Former prime minister Marek Belka has been voted in as the new governor of Poland’s central bank, by a clear majority in the lower house (253 to 184). Mr Belka is a well-known international figure, serving as the IMF’s director for European Department since 2008. Prior to that he was under-secretary general at the UN and executive secretary of the UN Economic Commission for Europe.
Mr Belka replaces Sławomir Skrzypek, who was killed in the Polish air disaster in April, and his deputy Piotr Wiesiolek had been acting governor. Read more
The National Bank of Poland today announced (as expected) that it would hold its policy rates for the eleventh straight month.
No surprise, though the country is suffering with above target inflation. But few European countries (notably Norway) have raised rates, and the eurozone crisis is causing others, who may have been on the cusp of following suit, to hold off. Read more
A tiff between the Polish finance ministry and the central bank has been resolved today – in the ministry’s favour. The flexible credit line, which was put in place this time last year, cost the country about $50m a year for the right to call upon $20.58bn (at ?). Poland did not intend to use the facility, and indeed they did not use it last year; theirs was the only economy in the EU not to suffer a recession. The central bank has said the country’s $85.2bn currency buffers would be sufficient in case of financial woes. But in light of Greek contagion, market fear seems to outweigh the fundamentals, in which case this extension is prudent.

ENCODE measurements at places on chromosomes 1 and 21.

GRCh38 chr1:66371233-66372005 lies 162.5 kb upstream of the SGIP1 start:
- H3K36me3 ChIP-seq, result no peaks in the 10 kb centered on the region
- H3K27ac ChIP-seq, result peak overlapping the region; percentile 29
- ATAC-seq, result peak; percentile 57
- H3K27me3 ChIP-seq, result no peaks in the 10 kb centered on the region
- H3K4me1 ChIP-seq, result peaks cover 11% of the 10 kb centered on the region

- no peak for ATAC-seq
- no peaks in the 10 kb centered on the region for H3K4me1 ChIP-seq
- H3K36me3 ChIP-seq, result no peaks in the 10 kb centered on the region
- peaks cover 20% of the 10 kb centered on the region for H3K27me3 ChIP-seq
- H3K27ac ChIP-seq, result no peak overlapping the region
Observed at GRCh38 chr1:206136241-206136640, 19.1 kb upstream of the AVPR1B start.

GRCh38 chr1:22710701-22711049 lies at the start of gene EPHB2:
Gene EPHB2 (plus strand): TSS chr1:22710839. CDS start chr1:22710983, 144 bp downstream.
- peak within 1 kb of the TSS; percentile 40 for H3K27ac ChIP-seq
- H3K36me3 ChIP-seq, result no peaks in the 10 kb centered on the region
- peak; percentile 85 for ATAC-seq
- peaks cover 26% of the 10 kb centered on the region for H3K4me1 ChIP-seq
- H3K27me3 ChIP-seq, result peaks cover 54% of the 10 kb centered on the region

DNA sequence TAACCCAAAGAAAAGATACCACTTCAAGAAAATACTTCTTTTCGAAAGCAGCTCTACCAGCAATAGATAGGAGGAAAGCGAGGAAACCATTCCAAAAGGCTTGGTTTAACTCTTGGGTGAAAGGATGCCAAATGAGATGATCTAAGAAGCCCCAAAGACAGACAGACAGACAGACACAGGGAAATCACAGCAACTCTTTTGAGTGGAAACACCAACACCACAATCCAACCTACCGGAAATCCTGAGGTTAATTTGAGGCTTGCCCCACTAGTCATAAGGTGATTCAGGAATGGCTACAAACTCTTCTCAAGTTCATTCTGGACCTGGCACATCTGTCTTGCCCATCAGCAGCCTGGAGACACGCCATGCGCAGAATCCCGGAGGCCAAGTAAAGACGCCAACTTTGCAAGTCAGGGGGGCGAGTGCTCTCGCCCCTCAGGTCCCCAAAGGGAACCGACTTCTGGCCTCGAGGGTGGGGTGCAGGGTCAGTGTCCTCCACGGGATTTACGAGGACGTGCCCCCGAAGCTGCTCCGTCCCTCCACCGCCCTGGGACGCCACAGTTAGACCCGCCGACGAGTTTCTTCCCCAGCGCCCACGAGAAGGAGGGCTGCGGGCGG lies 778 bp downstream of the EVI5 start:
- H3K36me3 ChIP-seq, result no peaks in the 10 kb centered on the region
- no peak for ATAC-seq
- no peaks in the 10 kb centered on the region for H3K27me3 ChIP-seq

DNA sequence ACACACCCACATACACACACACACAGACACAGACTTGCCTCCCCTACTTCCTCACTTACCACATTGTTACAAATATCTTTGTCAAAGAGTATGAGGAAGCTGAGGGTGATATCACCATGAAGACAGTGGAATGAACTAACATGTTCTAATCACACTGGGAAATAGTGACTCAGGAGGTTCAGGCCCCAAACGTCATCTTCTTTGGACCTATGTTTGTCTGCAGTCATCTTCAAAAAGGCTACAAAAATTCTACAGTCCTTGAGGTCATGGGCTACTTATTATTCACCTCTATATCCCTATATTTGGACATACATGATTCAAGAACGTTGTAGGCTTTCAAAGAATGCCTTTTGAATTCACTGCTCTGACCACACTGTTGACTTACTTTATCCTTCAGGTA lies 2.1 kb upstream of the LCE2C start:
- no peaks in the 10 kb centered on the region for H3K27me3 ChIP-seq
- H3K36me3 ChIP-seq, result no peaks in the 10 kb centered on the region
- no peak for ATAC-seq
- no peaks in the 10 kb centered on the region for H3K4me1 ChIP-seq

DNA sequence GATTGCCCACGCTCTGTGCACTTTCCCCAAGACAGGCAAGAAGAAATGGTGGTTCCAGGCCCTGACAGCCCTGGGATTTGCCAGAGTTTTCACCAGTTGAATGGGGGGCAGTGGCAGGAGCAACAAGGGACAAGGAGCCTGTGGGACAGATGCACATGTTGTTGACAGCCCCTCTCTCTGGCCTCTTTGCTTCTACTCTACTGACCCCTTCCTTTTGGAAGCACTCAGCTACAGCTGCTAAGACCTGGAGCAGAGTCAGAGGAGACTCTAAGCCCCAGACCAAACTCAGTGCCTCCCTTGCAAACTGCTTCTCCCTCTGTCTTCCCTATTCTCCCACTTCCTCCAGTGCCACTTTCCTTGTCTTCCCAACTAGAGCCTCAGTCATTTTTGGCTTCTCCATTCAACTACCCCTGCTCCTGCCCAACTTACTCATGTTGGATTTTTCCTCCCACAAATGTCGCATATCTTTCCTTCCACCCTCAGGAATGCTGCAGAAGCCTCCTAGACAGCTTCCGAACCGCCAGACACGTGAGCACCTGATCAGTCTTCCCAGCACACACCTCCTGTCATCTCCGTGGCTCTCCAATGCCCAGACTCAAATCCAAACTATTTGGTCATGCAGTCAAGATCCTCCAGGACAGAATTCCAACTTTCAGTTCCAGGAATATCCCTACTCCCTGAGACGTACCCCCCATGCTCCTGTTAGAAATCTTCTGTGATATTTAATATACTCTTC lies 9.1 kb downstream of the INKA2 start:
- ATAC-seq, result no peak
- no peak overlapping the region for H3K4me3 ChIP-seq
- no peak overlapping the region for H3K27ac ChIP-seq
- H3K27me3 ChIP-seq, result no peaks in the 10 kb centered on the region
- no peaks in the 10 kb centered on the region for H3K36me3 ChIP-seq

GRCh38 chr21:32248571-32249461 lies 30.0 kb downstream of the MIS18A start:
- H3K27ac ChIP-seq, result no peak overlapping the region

The zloty is too high, even though recent intervention by the central bank has helped to weaken the currency to levels last seen a month ago. So says Polish deputy finance minister Ludwik Kotecki.
“At this stage of the recovery, the zloty is probably too strong and for sure further appreciation of the zloty should be avoided,” Mr Kotecki told Bloomberg in an interview on April 17 in Madrid. “The recovery is not well grounded and risks still exist. Too strong a zloty would be negative.” He declined to speculate on what the optimal exchange rate would be for Poland’s economy. Read more
The president of the Polish central bank was among those killed in Saturday’s plane crash, which also killed the country’s President and religious and military elites. Slawomir Skrzypek will be replaced by the bank’s deputy, Piotr Wiesiolek. The 10-member monetary policy council will also be managed by Mr Wiesiolek. Although his views are not well known, no significant change is expected at the bank. Forty-six-year old Mr Wiesiolek is a former banker specialising in asset management, who also has international central banking experience. Click on his photo for his official biography. More on the likely policy effects of this tragedy from Jan Cienski.
The European Central Bank is being worryingly opaque – even by its own standards – about the enhanced role it is playing across Europe, including beyond the eurozone’s eastern border. It is now an open secret in financial markets that the ECB has established currency swap arrangements with the Polish and Hungarian central banks, making it easier for its counterparts in Warsaw and Budapest to provide euros locally. Yet, if you ask the ECB, it refuses to comment.
Such behaviour seems bizarre – and could be counter-productive. Read more